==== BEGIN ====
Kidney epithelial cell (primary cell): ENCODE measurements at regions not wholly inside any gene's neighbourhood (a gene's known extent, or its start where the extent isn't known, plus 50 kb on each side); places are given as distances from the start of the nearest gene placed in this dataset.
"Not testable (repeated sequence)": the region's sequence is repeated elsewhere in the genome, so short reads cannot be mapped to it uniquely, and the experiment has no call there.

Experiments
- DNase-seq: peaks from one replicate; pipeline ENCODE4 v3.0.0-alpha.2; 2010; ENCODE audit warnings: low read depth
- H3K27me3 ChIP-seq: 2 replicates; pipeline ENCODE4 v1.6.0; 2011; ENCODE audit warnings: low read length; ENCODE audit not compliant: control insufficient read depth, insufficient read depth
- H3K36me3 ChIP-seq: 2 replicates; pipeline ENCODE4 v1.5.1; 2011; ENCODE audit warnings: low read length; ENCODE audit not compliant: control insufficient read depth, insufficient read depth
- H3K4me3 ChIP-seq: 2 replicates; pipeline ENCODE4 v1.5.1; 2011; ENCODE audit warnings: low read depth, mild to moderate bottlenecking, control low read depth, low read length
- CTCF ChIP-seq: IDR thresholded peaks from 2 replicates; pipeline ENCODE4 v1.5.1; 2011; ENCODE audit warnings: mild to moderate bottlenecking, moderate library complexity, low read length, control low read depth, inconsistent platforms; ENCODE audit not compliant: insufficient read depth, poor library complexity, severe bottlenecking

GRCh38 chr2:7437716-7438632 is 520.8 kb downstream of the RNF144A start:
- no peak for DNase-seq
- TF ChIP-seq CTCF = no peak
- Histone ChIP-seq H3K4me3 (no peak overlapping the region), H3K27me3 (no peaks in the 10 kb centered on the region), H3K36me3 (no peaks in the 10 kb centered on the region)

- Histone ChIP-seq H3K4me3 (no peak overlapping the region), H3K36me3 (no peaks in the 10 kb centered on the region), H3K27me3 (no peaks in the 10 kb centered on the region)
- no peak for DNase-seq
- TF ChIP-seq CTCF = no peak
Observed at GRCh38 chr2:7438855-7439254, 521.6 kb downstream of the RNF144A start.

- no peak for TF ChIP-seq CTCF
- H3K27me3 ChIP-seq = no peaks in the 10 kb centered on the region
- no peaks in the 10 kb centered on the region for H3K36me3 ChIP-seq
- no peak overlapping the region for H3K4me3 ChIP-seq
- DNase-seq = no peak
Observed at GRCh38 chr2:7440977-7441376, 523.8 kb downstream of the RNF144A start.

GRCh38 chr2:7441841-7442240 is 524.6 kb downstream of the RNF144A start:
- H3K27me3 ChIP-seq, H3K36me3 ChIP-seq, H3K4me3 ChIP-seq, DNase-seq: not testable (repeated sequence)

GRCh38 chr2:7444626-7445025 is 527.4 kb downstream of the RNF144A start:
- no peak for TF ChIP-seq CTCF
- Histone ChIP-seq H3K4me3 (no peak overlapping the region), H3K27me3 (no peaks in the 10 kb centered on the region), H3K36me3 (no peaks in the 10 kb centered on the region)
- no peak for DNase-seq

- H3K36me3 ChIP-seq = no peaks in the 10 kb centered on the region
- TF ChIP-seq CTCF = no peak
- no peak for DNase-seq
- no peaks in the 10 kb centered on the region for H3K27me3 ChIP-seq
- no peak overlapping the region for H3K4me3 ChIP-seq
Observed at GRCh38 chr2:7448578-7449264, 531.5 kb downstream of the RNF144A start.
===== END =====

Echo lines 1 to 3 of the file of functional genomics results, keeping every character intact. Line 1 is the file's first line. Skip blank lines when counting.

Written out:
Kidney epithelial cell (primary cell): ENCODE measurements at regions not wholly inside any gene's neighbourhood (a gene's known extent, or its start where the extent isn't known, plus 50 kb on each side); places are given as distances from the start of the nearest gene placed in this dataset.
"Not testable (repeated sequence)": the region's sequence is repeated elsewhere in the genome, so short reads cannot be mapped to it uniquely, and the experiment has no call there.

Experiments